When starting a business, there comes the point when you need to begin hiring proper staff. But if you’ve never been a boss before, it can be challenging to know how to pay your employees in a professional manner.
However, once you know the fundamental principles of a pay cycle, you should feel ready and confident to pay your new staff members.
So whether you’re a business owner or starting out in HR, we’ll now run through some payroll basics. More specifically, let’s look at what a pay cycle is and an example of how one is set up.
What Is a Pay Cycle?
The intervals in which you pay employees are determined by pay cycles.
A pay cycle establishes the frequency with which businesses process payroll and the days they should pay employees. Employees are paid on the month’s final day, for example, if the pay cycle is monthly. On the other hand, a weekly pay cycle means that employees get paid on the Tuesday following the conclusion of the pay period.
Companies allocate payroll cycles into certain positions to help manage when employees in specific roles are paid. The payroll calculation frequencies, which establish the timeline for processing payroll items such as benefits or recurring earnings, are also allocated pay cycles.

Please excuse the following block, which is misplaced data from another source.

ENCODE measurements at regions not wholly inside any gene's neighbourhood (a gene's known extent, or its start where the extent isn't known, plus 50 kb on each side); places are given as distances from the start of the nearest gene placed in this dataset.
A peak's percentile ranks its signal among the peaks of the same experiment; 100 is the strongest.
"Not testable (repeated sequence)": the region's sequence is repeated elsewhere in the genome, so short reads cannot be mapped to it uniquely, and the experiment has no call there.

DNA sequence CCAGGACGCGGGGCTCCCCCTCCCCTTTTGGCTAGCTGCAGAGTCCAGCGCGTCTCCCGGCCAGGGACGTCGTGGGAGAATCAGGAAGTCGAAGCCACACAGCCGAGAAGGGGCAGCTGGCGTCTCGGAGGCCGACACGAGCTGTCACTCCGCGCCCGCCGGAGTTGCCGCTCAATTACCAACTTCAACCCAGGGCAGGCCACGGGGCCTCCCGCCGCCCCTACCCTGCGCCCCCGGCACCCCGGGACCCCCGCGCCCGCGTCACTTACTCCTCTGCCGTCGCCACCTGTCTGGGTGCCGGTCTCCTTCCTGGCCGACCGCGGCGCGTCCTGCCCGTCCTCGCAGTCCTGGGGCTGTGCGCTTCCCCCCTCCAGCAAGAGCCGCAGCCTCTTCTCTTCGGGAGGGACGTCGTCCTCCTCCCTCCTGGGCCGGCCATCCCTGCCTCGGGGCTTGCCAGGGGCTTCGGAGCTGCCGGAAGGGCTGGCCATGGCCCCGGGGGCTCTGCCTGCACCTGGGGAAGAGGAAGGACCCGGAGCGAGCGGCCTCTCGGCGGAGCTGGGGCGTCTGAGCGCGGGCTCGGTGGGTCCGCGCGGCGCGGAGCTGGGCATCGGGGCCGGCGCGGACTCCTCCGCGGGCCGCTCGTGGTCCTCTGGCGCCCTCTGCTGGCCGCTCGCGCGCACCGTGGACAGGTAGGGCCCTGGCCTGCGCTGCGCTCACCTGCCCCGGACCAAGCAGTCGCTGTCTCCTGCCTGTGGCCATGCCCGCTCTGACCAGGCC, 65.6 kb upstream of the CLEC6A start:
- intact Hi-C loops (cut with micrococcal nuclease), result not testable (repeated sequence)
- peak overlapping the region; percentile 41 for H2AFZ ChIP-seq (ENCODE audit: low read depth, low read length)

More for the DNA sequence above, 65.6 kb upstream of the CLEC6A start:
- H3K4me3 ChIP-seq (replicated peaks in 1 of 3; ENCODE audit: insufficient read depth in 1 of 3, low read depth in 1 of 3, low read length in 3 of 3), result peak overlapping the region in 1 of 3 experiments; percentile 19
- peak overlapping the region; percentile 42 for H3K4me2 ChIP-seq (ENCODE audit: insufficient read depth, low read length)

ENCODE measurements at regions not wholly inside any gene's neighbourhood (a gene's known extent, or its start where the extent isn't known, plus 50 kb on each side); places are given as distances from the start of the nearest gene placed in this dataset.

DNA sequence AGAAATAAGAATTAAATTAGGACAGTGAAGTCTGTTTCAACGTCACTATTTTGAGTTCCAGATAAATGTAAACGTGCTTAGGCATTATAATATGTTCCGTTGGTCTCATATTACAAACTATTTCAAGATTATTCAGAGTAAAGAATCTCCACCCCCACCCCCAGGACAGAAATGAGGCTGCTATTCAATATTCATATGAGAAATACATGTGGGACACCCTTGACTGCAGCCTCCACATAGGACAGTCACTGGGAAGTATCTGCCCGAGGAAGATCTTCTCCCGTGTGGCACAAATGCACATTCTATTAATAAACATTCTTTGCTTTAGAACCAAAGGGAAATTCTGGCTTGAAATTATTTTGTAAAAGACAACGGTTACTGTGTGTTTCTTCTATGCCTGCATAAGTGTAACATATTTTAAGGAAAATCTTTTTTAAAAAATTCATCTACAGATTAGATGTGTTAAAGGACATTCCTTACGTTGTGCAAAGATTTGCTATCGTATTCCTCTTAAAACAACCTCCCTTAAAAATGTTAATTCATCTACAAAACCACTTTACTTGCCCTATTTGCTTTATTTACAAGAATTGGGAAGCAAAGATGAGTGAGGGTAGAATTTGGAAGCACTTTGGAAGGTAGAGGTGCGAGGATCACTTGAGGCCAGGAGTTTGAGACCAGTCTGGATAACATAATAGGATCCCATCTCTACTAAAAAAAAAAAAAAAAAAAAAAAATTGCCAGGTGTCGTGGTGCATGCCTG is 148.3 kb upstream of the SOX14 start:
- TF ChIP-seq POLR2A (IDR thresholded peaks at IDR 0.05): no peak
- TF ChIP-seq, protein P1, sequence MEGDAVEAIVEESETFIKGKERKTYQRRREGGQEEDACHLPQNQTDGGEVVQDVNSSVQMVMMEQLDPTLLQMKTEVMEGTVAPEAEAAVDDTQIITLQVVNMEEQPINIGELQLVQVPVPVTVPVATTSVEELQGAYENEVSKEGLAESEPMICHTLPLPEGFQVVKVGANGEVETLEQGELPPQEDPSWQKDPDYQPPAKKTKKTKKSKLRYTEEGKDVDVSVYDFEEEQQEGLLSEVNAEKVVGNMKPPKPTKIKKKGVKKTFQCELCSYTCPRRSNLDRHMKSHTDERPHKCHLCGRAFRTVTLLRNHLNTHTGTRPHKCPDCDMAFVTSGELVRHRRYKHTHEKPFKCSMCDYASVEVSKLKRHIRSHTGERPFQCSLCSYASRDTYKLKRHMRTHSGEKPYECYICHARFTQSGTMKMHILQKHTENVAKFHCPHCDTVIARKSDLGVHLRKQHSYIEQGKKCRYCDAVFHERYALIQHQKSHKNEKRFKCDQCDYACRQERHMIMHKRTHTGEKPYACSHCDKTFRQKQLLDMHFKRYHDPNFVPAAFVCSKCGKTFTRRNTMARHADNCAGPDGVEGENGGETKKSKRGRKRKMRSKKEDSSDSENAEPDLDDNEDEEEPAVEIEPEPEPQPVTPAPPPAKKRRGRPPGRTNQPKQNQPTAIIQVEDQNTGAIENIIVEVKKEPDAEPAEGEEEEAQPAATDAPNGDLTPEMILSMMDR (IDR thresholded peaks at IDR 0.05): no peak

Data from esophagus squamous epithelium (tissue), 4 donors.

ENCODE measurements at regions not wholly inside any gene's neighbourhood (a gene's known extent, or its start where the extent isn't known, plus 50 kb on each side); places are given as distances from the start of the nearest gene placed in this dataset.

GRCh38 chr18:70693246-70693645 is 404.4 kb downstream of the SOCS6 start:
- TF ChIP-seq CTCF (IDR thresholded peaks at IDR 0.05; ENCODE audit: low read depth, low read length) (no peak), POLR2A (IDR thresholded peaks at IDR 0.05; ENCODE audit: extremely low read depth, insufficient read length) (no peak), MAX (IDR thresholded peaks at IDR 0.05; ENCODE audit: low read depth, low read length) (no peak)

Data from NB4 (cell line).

You can construct pay periods for each cycle after you’ve created pay cycles. A default payment date is set for each pay cycle depending on the information you submit. Exceptions, such as a payment day that falls on a holiday, can be handled by changing the default payment date in a pay cycle.
How to Set Up a Pay Cycle
Determine how many different combinations of payroll cycle frequencies and pay dates your company has before setting up pay cycles. Each unique combination necessitates its own pay cycle. For example, your company’s pay cycle frequency and pay dates are as follows:
- Management – Paid on a bi-monthly basis on the 1st and 15th days of the month.
- Salaried workers – Paid on the last day of your pay period weekly.
- Hourly Workers – Paid on Fridays after the last day of your pay period.
So in this example, there are three different types of pay cycles running within the company.
In general, specific pay dates may apply to different groups of positions with the same pay cycle frequency. Both hourly and salaried employees, for example, are paid biweekly. You can employ the same pay cycle for hourly and salaried roles if you pay all positions on the Friday following the last working day of the pay month.
What if you have hourly positions paid on the Friday after the last working day of your payment period but salaried positions paid on the last working day of your payment period? Then, you can have a biweekly payment cycle for all your hourly employees and then a biweekly payment cycle for your salaried ones.
And, of course, you’ll need a paystub maker to pay your new employees. When you have an easy-to-use paystub maker, a changing payroll cycle shouldn’t cause you much bother. Instead, it should make the payroll cycle process straightforward and fast.
Establish Your Pay Cycle Process
Whether you’re new to HR or setting up your own business, it is crucial to understand the pay cycle process. Now, you should have a much better grasp of how pay cycles work.
Thanks for reading, and good luck with setting up your pay cycles! Please check out some of our other informative articles on our blog.